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Rebecca Martin: Paradox Of Continuity

By Published: December 25, 2006

AAJ: There's a few tunes on there where the instrumentation and the arrangements create a real sense of drama—parts entering gradually as the lyric reveals itself, more instruments coming in. I like that a lot.

RM: That's beautiful, right? That's the sensitivity of the musicians. That's all at work. That's what I mean. They're listening to the lyric and the melody and reacting to it. I think [drummer] Darren Beckett is fantastic. I think I was really lucky to have worked with him at this time because I love his work here.

AAJ: Darren Beckett?

RM: Darren Beckett, with [bassist] Matt Penman, who just played perfectly on this record. Matt's heavenly to play with. He's like Larry in that way; very supportive, melodic and sensitive. He's also a terrible poker player (laughs). I'm joking. He's actually a terrific poker player. I just like to psyche him out for the next game. He's good at keeping people in as they're winning. He's a bit like Las Vegas—good at keeping you in until he's taken all your money.

AAJ: There's one last thing I wanted to talk to you about. You live here (Kingston, New York) now, right? I've spoken with other people, artists and friends, that have lived in NYC for a while and like it but for a number of reasons have wanted leave there; some wanting, or having to leave, while still needing to work there. I also know a lot of people that have a hard time getting work there trying to be artists. It can be a difficult situation in the city just in terms getting gigs and pay; real-world, crass, nitty-gritty crap like that. I'm just wondering if you have any feelings on the city in general. On living there and maybe if it affected you.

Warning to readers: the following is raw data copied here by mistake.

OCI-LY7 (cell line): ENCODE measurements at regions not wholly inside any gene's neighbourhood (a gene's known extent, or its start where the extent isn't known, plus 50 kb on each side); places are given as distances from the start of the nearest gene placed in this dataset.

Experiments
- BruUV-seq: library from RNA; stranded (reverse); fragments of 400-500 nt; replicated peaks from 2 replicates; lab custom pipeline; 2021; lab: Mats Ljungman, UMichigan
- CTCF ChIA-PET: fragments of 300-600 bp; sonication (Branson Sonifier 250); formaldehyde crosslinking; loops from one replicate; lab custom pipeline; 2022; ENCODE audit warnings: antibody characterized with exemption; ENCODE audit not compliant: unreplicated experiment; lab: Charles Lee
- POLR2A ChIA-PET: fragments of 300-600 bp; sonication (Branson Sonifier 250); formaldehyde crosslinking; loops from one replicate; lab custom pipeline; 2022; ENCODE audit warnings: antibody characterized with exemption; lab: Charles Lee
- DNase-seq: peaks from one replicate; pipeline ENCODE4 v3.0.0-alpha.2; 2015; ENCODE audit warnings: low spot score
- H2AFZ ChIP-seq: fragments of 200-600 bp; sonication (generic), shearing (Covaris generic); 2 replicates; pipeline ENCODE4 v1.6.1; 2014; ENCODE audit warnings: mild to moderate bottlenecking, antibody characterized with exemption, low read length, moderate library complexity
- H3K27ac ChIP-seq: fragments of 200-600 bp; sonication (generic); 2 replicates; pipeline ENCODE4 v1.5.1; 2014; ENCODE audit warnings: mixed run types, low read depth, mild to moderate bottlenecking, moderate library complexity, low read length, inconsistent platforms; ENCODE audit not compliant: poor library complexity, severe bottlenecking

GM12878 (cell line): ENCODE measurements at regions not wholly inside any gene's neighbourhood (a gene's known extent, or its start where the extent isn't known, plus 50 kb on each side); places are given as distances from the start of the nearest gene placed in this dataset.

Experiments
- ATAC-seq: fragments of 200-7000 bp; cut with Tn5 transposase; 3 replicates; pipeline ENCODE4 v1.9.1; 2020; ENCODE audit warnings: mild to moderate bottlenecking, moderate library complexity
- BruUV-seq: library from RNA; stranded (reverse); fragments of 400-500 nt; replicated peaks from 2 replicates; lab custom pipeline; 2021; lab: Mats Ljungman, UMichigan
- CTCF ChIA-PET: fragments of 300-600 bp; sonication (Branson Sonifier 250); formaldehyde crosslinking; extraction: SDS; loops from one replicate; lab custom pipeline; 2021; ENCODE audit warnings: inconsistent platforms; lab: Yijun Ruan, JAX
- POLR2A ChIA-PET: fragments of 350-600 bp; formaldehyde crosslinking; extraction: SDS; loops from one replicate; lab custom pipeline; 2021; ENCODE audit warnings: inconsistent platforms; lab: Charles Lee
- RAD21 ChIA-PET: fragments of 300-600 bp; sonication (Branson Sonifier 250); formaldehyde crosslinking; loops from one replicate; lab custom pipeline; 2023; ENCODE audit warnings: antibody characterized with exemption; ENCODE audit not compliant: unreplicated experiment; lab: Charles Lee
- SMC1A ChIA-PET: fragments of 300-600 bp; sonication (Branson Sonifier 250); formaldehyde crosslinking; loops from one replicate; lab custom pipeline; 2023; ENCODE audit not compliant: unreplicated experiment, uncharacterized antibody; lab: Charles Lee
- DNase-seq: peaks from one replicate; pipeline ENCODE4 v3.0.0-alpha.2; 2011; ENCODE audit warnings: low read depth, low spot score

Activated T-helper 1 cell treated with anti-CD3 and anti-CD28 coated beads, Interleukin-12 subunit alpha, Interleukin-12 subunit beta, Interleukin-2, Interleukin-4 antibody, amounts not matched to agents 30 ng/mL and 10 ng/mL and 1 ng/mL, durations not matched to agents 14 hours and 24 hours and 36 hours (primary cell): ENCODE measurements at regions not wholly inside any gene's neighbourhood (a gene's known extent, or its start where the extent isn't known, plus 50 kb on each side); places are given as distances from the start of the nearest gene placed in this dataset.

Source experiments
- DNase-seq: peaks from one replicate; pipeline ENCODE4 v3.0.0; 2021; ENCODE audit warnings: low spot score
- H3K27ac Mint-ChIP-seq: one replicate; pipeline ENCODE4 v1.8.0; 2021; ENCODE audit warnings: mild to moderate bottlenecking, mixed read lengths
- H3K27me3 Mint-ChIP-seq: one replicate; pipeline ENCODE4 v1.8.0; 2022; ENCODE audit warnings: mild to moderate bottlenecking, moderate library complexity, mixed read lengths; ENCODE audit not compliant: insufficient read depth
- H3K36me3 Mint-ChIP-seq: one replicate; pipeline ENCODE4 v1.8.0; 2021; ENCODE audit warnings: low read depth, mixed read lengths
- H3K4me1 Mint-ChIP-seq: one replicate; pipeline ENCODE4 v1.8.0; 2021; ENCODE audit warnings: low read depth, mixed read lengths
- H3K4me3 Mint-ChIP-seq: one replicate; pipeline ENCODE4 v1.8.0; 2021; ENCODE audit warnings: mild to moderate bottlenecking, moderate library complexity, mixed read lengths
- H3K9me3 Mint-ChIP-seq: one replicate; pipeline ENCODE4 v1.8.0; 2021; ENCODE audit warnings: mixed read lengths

RM: I think it's really important to be in NYC if you're a musician because there's so much going on. It's a great place to go at some point in your development if you want to raise the level of how you're playing because you're in this great musical environment. There's always great stuff going on, which is really inspiring.

It's difficult for everybody. But the balancing act for me is that there's just no other place like it to really get better. I'm so grateful for my time in New York because it really kicked my ass. Without it, I don't know if I would've found this path that I'm on now that I love. I might've found something else. But who I was before New York and who I am now, it's so different. I'm more focused on the work that I do. Earlier on I loved to sing and write but it wasn't very focused. I really believe that being in New York helped me get my act together.

AAJ: Yeah. It seems there are so many people there that are very focused and at a really high level that if you're not really focused and working really hard as well, it's going to be difficult.